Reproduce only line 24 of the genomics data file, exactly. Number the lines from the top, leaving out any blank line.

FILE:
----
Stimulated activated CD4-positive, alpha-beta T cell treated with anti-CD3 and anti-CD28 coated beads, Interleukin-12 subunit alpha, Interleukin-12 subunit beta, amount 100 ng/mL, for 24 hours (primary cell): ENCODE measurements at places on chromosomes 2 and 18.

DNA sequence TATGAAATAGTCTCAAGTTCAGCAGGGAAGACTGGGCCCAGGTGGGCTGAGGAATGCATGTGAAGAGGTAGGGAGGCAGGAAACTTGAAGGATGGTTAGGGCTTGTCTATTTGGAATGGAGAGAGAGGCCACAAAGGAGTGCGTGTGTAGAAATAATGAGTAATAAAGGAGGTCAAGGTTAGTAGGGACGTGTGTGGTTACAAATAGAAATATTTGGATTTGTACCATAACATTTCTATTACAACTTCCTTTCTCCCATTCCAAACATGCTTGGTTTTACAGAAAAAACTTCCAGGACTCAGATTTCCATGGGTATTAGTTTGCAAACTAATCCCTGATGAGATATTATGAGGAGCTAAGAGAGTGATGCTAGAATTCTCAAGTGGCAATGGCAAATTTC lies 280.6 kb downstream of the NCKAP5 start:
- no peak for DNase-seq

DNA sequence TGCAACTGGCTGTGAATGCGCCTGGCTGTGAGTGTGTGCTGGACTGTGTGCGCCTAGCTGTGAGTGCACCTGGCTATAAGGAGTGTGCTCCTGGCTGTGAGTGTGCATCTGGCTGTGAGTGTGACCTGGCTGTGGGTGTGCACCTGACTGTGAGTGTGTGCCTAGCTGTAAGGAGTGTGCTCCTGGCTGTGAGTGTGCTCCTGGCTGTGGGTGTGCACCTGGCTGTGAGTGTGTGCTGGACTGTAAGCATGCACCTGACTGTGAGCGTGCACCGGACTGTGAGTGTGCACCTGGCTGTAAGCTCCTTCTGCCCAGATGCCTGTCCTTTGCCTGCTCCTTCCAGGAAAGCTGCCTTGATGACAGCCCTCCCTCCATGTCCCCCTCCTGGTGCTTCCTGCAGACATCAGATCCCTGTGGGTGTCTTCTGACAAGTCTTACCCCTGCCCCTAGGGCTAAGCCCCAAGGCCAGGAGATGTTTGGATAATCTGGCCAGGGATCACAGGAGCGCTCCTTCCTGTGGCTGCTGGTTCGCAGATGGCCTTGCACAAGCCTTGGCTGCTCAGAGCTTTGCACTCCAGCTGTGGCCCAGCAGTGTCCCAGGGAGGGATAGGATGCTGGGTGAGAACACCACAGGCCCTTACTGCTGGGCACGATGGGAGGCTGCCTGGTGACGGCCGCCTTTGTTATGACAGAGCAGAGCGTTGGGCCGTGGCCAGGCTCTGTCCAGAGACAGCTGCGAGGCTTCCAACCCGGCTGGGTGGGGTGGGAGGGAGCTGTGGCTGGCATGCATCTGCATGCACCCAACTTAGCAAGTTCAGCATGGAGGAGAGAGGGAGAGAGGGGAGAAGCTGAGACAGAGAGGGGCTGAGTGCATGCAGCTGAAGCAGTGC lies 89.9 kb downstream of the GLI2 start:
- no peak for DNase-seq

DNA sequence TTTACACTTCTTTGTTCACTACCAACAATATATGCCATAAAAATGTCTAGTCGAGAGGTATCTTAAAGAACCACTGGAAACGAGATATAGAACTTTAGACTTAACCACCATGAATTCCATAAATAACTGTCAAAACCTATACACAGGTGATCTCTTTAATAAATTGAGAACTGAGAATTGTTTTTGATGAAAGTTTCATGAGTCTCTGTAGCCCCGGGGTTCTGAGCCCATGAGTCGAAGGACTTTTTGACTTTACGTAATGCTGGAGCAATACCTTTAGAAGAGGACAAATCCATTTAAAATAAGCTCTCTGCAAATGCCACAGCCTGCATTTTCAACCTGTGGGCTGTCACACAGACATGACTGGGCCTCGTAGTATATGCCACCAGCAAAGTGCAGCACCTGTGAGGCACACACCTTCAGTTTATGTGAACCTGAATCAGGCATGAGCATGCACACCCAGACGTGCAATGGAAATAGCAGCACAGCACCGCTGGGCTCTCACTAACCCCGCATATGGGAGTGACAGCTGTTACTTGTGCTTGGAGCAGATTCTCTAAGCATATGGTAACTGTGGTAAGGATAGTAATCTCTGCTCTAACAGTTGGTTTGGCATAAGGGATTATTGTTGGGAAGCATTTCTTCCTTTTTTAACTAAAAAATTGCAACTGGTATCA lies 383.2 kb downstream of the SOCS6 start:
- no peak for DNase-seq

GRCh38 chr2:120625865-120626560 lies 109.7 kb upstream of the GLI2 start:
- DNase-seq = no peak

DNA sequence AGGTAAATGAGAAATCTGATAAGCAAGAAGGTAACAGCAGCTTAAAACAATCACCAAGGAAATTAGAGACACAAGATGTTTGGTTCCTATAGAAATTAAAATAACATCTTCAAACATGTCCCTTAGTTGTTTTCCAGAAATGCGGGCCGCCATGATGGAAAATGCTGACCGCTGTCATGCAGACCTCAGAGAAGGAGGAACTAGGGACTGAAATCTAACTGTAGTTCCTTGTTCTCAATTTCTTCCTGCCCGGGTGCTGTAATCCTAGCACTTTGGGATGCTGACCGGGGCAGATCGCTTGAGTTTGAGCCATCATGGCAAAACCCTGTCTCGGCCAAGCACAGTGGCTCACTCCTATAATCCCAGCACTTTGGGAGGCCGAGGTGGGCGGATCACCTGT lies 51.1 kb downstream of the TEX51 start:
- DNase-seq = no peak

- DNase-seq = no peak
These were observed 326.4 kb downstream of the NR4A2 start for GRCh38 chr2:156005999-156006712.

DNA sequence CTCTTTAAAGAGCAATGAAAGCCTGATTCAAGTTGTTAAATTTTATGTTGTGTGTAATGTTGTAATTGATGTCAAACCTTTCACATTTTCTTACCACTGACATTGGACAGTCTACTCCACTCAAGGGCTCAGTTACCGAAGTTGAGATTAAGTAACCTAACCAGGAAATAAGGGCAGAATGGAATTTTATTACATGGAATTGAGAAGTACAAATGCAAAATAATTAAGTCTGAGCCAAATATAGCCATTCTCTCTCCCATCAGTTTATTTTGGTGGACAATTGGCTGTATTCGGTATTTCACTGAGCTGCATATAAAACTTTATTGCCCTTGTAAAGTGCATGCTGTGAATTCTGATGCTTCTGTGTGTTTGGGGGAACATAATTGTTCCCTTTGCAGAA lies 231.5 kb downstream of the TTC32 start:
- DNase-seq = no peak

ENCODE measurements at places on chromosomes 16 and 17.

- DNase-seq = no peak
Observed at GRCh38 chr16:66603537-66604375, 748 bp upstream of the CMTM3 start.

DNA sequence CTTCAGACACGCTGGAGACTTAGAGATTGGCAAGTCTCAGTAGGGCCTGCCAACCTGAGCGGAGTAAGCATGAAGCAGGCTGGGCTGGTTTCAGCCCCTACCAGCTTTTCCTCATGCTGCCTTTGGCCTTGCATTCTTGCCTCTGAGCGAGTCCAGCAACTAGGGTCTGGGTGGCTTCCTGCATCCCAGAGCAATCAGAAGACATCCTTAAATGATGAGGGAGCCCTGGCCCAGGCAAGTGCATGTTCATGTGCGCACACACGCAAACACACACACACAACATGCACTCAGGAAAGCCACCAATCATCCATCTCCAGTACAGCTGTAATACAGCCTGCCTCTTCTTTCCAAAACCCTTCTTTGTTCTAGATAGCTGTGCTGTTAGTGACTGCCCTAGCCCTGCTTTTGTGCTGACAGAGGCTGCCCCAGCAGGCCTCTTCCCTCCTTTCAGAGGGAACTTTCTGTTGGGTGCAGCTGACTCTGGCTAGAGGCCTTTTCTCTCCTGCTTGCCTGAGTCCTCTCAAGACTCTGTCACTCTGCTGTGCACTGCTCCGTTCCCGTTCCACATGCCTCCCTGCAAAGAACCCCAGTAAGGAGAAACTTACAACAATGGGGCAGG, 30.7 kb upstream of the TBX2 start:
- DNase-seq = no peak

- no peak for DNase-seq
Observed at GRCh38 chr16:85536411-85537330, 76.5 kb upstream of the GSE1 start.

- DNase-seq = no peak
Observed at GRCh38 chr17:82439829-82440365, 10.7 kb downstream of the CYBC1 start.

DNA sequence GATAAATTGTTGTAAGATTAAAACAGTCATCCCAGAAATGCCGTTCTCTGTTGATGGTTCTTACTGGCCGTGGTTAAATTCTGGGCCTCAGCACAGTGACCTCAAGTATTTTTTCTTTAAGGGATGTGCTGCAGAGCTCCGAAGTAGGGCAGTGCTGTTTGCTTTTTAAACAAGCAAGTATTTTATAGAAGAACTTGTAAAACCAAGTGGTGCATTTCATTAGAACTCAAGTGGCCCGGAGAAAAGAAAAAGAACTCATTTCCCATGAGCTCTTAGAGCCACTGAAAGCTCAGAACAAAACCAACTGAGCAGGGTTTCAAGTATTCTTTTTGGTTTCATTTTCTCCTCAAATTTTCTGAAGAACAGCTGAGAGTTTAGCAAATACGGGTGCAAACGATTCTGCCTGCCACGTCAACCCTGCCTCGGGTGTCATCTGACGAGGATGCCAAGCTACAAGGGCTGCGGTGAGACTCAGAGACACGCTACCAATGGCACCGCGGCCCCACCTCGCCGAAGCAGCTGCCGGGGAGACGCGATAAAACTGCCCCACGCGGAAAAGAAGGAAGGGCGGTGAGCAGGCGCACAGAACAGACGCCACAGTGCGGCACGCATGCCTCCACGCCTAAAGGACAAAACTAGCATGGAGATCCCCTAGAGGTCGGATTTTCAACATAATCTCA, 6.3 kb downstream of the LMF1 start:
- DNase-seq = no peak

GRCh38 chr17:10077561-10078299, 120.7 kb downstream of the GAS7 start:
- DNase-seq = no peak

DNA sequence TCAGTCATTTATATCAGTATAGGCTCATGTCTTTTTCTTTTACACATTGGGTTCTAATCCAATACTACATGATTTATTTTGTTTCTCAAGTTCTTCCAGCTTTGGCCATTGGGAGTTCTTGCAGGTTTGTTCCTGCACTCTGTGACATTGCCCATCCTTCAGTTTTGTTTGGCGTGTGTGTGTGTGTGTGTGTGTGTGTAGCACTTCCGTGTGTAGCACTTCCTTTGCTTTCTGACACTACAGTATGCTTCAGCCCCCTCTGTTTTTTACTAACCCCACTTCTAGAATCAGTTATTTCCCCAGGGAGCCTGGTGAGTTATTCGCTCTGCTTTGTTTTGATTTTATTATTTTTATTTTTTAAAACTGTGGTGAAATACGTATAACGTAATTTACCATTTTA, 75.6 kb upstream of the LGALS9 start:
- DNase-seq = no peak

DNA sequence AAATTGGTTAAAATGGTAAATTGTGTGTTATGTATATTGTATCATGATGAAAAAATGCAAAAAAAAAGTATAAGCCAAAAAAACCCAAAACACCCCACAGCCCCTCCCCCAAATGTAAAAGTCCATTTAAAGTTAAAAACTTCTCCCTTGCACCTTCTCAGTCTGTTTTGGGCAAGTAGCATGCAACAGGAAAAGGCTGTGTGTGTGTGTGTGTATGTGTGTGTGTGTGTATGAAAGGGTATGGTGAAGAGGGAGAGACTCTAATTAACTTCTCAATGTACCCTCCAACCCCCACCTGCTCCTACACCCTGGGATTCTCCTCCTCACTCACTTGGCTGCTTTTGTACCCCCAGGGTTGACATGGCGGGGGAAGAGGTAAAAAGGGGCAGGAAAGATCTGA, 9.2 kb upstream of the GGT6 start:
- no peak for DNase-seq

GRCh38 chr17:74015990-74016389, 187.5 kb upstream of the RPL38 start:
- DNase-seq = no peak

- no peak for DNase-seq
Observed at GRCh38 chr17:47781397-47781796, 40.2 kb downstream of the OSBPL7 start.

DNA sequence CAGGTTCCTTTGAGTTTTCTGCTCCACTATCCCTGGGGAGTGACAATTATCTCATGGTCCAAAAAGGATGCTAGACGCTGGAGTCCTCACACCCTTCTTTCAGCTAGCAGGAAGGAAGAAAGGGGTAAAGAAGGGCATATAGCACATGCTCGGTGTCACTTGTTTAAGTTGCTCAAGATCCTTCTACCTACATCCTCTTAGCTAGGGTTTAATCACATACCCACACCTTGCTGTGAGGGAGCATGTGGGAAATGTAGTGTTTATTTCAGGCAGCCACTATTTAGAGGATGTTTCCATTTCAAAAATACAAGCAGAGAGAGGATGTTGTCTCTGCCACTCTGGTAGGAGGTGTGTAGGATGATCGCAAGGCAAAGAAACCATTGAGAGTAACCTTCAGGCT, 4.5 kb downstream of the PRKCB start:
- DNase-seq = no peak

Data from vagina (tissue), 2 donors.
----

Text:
Observed at GRCh38 chr17:82439829-82440365, 10.7 kb downstream of the CYBC1 start.